Boyan Slat’s Ocean CleanUp System promises to rid our oceans of plastic garbage

"To catch the plastic, act like plastic.

Ocean Cleanup

After several years of research, Dutch designer and inventor Boyan Slat’s ocean cleanup system is set to begin approximately two years ahead of schedule. After first unveiling the vision for his Ocean Cleanup machine in a TED talk six years ago, Slat has announced that he is now very close to initiating the clean up of a massive patch of floating plastic garbage in the Pacific between Hawaii and the Californian coast.

The 22-year-old’s innovative scheme seeks to use ocean currents to help gather up an estimated five trillion pieces of plastic from the planet’s oceans. From plastic bags and bottles to plastic netting and more, the process uses the momentum of the ocean to gather the debris. Due to what he has termed a “technological breakthrough,” the project could end up being far cheaper and more effective than previously anticipated.

Ocean Cleanup

His initial idea to deploy a 100-kilometre long V-shaped barrier, tethered to the seabed, to catch the plastics has been scrapped in favour of deploying many smaller systems. Rather than fixed to the seabed, these small barriers will be weighed down by a specially designed floating 12-metre anchor, slowly moving with the plastic, driven by the same natural winds and currents.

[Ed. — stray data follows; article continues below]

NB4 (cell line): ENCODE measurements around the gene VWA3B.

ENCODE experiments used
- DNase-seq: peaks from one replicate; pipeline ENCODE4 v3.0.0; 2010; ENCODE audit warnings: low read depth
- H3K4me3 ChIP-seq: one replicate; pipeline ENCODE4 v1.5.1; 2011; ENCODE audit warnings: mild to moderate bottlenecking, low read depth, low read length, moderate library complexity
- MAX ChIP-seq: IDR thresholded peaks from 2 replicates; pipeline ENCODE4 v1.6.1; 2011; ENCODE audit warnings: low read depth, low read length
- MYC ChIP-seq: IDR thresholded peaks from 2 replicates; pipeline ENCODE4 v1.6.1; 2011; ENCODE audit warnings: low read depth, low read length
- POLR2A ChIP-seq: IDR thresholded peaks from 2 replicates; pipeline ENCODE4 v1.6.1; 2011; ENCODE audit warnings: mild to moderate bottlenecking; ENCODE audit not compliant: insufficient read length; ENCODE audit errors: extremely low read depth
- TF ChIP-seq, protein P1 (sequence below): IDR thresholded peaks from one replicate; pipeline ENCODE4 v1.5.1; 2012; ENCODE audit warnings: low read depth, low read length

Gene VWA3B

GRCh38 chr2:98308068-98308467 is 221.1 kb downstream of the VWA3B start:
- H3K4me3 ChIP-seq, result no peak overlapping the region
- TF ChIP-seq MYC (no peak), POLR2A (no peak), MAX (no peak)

Featuring more than enough surface area, the system should provide enough ‘drag’ to slow down the booms as plastic trash circulates around the resulting ‘swirling trash vortex’. The inventor hopes to deploy the first clean-up system within the next 12 months. The refined invention is equipped with GPS monitoring systems.

Sound complicated? Slat doesn’t disagree, but he’s confident in taking on this monumental task.

"Big problems require big solutions," says the college dropout who once studied aerospace engineering. "There is this notion that is quite popular in the environmental scene that every little bit helps, or 'Think global, act local.' I disagree with that. I think you have to start with how big the solution needs to be to solve the problem and then reason backward from there."